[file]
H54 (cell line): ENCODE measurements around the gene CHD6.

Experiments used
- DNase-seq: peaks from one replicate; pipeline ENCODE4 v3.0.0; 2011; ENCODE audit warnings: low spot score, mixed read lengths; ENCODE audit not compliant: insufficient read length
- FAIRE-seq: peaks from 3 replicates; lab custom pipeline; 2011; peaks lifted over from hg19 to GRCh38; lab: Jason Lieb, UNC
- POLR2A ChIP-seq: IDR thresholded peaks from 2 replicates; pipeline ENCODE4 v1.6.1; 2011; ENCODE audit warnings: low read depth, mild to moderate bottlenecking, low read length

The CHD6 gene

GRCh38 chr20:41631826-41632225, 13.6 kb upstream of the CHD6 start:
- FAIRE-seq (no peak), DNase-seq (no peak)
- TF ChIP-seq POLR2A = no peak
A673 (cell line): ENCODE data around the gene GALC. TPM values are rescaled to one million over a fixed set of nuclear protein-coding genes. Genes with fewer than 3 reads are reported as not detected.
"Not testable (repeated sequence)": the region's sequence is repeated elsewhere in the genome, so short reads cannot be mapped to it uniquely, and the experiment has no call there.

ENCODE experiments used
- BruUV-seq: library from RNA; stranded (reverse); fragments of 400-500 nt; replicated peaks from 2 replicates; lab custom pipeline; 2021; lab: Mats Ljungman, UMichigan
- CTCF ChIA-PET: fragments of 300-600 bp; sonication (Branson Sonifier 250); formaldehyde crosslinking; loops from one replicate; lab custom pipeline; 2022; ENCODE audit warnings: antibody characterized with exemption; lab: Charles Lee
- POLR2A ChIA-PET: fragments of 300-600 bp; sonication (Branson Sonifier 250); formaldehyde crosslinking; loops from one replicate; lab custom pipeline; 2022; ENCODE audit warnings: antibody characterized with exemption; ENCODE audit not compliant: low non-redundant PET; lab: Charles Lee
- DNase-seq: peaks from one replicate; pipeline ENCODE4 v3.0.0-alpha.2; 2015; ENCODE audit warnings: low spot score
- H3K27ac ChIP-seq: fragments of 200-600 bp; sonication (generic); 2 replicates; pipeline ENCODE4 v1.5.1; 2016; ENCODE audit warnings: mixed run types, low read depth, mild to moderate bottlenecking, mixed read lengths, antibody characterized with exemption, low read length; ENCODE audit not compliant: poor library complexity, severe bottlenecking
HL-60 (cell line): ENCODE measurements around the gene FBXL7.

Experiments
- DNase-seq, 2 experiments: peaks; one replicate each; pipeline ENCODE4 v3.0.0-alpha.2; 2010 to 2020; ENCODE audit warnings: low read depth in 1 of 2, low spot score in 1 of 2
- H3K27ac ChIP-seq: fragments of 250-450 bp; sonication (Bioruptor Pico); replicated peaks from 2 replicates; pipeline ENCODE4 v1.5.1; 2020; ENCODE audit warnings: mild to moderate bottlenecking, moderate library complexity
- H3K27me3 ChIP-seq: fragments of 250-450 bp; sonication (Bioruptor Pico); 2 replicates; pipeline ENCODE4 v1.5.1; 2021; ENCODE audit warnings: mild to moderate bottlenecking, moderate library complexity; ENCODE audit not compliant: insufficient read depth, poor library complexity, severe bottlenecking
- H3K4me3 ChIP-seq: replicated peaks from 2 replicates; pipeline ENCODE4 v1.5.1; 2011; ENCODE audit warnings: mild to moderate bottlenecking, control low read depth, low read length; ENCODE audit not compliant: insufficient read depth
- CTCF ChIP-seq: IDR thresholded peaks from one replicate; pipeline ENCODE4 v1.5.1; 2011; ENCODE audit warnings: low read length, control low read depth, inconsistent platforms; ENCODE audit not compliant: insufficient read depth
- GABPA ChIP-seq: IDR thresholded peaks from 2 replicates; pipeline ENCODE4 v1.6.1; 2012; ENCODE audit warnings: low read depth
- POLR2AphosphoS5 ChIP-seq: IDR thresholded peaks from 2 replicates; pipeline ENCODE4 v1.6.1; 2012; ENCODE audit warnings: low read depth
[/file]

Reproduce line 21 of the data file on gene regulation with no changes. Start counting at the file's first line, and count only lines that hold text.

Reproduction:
- H3K27ac ChIP-seq: fragments of 250-450 bp; sonication (Bioruptor Pico); replicated peaks from 2 replicates; pipeline ENCODE4 v1.5.1; 2020; ENCODE audit warnings: mild to moderate bottlenecking, moderate library complexity